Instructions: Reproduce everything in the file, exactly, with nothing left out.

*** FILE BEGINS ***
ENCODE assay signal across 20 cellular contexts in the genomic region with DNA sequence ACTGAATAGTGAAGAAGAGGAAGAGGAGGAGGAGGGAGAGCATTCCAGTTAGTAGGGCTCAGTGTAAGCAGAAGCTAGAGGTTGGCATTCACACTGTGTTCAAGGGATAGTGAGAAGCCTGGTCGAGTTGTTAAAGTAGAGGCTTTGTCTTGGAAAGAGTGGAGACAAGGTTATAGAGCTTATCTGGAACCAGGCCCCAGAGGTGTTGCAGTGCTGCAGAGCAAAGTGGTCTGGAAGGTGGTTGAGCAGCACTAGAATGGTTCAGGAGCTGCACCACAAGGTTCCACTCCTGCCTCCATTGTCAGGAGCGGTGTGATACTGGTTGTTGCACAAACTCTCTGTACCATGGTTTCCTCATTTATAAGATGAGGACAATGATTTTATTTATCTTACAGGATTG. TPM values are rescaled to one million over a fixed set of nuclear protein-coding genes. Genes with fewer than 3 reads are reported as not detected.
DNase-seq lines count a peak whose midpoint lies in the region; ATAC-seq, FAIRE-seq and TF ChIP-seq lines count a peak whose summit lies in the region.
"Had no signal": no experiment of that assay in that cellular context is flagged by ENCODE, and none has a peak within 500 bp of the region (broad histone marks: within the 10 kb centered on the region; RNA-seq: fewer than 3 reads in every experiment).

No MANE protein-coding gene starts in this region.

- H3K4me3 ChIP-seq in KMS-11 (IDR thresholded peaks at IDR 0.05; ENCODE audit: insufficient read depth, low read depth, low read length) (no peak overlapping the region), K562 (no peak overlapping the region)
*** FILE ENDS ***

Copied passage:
ENCODE assay signal across 20 cellular contexts in the genomic region with DNA sequence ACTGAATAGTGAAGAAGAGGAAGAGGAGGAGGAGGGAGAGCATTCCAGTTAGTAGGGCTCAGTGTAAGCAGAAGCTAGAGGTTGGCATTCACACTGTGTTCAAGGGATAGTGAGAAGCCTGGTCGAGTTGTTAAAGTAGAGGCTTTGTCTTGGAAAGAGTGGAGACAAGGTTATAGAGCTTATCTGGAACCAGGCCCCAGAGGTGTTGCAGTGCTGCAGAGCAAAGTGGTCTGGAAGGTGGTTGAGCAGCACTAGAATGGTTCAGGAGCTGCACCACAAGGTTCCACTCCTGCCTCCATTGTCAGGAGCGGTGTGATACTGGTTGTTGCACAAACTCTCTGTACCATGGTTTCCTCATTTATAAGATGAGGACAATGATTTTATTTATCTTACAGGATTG. TPM values are rescaled to one million over a fixed set of nuclear protein-coding genes. Genes with fewer than 3 reads are reported as not detected.
DNase-seq lines count a peak whose midpoint lies in the region; ATAC-seq, FAIRE-seq and TF ChIP-seq lines count a peak whose summit lies in the region.
"Had no signal": no experiment of that assay in that cellular context is flagged by ENCODE, and none has a peak within 500 bp of the region (broad histone marks: within the 10 kb centered on the region; RNA-seq: fewer than 3 reads in every experiment).

No MANE protein-coding gene starts in this region.

- H3K4me3 ChIP-seq in KMS-11 (IDR thresholded peaks at IDR 0.05; ENCODE audit: insufficient read depth, low read depth, low read length) (no peak overlapping the region), K562 (no peak overlapping the region)